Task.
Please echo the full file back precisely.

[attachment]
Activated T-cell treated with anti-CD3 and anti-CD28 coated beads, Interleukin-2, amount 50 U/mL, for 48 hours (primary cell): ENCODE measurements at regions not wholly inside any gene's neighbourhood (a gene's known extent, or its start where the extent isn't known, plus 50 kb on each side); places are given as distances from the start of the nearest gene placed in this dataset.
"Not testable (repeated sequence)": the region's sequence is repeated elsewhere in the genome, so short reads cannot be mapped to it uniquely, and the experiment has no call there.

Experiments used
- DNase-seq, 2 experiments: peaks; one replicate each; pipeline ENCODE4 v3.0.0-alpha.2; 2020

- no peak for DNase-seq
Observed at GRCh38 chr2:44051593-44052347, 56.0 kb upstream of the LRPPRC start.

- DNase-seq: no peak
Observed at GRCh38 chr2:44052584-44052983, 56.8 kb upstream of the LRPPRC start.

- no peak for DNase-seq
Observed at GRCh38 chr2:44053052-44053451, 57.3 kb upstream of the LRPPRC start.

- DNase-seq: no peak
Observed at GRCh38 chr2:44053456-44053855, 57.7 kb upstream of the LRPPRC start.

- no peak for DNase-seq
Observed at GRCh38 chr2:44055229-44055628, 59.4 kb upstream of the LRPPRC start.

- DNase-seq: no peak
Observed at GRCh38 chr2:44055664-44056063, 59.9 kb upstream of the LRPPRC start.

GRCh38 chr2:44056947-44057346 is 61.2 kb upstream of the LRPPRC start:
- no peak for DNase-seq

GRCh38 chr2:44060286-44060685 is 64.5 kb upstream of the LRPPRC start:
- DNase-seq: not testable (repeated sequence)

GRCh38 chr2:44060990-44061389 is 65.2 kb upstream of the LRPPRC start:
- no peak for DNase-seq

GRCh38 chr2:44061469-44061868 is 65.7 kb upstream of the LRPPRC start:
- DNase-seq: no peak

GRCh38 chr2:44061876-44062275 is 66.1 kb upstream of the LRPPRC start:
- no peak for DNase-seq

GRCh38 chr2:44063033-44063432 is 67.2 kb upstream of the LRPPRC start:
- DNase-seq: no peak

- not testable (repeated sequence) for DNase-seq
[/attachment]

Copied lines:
Activated T-cell treated with anti-CD3 and anti-CD28 coated beads, Interleukin-2, amount 50 U/mL, for 48 hours (primary cell): ENCODE measurements at regions not wholly inside any gene's neighbourhood (a gene's known extent, or its start where the extent isn't known, plus 50 kb on each side); places are given as distances from the start of the nearest gene placed in this dataset.
"Not testable (repeated sequence)": the region's sequence is repeated elsewhere in the genome, so short reads cannot be mapped to it uniquely, and the experiment has no call there.

Experiments used
- DNase-seq, 2 experiments: peaks; one replicate each; pipeline ENCODE4 v3.0.0-alpha.2; 2020

- no peak for DNase-seq
Observed at GRCh38 chr2:44051593-44052347, 56.0 kb upstream of the LRPPRC start.

- DNase-seq: no peak
Observed at GRCh38 chr2:44052584-44052983, 56.8 kb upstream of the LRPPRC start.

- no peak for DNase-seq
Observed at GRCh38 chr2:44053052-44053451, 57.3 kb upstream of the LRPPRC start.

- DNase-seq: no peak
Observed at GRCh38 chr2:44053456-44053855, 57.7 kb upstream of the LRPPRC start.

- no peak for DNase-seq
Observed at GRCh38 chr2:44055229-44055628, 59.4 kb upstream of the LRPPRC start.

- DNase-seq: no peak
Observed at GRCh38 chr2:44055664-44056063, 59.9 kb upstream of the LRPPRC start.

GRCh38 chr2:44056947-44057346 is 61.2 kb upstream of the LRPPRC start:
- no peak for DNase-seq

GRCh38 chr2:44060286-44060685 is 64.5 kb upstream of the LRPPRC start:
- DNase-seq: not testable (repeated sequence)

GRCh38 chr2:44060990-44061389 is 65.2 kb upstream of the LRPPRC start:
- no peak for DNase-seq

GRCh38 chr2:44061469-44061868 is 65.7 kb upstream of the LRPPRC start:
- DNase-seq: no peak

GRCh38 chr2:44061876-44062275 is 66.1 kb upstream of the LRPPRC start:
- no peak for DNase-seq

GRCh38 chr2:44063033-44063432 is 67.2 kb upstream of the LRPPRC start:
- DNase-seq: no peak

- not testable (repeated sequence) for DNase-seq